Check out some early colour film, isn’t it beautiful?

This is some of the earliest colour movie footage. It was scanned recently and put on YouTube by Kodak, who created it as a test clip in 1922. That’s 13 years before the first full-length colour feature film, Becky Sharp.

The film was produced using the two-colour Kodakchrome process. You may have heard of Kodachrome, a slide film known for its incredible colour reproduction and now sadly discontinued. It was used, for instance, by Steve McCurry for his his 1984 portrait of Sharbat Gula, the ‘Afghan Girl’, for the National Geographic magazine.

The film footage here was shot with a different kind of Kodachrome, however. This is an earlier version, first produced commercially by the Eastman Kodak Company in 1915. The early Kodachrome film was a a subtractive colour transparency invented by John Capstaff.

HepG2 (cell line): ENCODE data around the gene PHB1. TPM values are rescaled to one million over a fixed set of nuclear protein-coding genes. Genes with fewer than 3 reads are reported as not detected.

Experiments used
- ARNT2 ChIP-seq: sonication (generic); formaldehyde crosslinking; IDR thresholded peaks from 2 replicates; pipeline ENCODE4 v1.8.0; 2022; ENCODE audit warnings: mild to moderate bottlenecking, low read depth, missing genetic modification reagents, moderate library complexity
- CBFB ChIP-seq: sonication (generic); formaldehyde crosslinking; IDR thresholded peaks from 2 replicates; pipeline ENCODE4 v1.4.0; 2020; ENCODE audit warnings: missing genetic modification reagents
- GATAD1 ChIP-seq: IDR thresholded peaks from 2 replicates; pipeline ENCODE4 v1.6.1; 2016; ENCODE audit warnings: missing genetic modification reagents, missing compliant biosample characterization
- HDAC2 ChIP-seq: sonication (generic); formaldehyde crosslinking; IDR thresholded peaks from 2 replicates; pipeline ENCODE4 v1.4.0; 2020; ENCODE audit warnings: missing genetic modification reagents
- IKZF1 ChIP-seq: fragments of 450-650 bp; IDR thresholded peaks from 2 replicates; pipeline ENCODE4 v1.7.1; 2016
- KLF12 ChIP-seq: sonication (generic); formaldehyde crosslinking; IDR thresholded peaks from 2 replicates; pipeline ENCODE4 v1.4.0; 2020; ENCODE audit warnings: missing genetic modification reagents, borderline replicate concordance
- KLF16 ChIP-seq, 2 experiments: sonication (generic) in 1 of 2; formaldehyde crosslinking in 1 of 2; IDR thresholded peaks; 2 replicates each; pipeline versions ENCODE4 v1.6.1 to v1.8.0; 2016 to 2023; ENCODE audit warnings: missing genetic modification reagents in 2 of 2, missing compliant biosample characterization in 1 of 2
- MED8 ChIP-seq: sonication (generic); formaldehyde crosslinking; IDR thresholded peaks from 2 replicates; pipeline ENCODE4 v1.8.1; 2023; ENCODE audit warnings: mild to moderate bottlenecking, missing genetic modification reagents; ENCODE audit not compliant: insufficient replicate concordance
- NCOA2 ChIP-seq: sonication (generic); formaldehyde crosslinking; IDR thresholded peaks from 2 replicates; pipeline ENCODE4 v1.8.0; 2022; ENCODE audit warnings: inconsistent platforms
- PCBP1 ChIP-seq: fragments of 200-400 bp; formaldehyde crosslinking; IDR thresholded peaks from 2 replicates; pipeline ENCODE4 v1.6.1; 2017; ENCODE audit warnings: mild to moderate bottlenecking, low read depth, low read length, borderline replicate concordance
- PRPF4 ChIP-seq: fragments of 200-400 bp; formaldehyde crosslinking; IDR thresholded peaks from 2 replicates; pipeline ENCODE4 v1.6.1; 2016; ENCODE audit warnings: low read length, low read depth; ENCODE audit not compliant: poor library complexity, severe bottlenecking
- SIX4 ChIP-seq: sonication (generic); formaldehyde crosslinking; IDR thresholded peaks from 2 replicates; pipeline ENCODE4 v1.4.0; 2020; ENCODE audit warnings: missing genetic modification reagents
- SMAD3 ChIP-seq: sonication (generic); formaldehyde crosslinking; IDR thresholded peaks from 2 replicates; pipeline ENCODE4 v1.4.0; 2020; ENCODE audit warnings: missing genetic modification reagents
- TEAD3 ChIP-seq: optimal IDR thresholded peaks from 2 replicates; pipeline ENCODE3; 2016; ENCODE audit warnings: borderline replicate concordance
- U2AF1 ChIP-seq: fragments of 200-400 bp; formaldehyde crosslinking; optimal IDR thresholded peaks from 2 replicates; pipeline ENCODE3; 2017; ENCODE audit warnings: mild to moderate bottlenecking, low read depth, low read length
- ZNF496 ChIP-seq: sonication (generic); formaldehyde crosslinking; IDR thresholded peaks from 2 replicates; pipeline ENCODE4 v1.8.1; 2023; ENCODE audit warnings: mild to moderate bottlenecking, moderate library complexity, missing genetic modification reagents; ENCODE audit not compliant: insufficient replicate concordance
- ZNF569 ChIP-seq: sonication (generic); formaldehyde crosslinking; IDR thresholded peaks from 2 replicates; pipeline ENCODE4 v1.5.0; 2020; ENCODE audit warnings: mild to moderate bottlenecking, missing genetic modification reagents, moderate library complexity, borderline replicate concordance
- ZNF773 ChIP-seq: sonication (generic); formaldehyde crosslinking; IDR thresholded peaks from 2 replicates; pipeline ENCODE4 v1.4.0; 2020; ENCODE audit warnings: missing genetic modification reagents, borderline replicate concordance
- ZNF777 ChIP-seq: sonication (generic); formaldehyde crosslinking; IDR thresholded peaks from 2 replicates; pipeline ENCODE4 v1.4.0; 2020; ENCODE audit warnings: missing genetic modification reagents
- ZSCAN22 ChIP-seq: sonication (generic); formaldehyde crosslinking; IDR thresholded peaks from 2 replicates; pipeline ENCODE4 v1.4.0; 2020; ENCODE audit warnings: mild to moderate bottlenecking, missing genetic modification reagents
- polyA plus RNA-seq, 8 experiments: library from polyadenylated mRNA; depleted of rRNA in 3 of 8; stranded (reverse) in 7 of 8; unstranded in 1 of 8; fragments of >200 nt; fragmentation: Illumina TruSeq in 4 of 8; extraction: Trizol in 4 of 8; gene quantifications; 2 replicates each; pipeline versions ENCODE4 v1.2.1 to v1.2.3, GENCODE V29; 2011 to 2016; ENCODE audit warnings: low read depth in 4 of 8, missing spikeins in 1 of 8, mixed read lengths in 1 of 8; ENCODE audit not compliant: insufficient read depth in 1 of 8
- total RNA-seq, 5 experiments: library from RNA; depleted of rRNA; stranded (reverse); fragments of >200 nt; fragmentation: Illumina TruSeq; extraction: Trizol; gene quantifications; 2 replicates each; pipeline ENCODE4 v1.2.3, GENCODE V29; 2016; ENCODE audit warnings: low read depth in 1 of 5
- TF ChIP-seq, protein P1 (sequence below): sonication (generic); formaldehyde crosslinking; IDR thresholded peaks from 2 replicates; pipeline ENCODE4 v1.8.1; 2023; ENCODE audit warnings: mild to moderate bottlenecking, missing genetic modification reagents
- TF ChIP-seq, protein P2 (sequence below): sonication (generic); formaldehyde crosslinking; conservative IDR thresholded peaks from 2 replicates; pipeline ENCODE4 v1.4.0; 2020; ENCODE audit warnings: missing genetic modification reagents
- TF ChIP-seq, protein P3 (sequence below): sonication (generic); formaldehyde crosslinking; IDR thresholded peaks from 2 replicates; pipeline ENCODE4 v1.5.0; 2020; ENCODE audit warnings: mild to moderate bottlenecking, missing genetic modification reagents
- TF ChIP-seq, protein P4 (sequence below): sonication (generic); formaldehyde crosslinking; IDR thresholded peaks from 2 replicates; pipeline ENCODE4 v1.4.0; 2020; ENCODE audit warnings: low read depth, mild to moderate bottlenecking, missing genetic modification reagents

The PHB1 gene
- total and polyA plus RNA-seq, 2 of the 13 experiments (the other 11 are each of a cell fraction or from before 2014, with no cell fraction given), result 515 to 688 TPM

It only used two colours, red and green, produced by combining two negatives, one exposed through a red filter, the other through a green filter. After exposure, the two negatves were dyed blue-green and red-orange, respectively to create two positive images. These were then combined on a glass plate.

The colour reproduction, at least in portraits, is pretty remarkable for a two-colour process. In fact for the lomographers out there it has that fantastical quality that many of us try to achieve by cross-processing flims known for generating a greenish tinge, or by experimenting with colour flashes.

You can read more about this piece of test movie footage and the two-colour Kodakchrome process at the Kodak blog.

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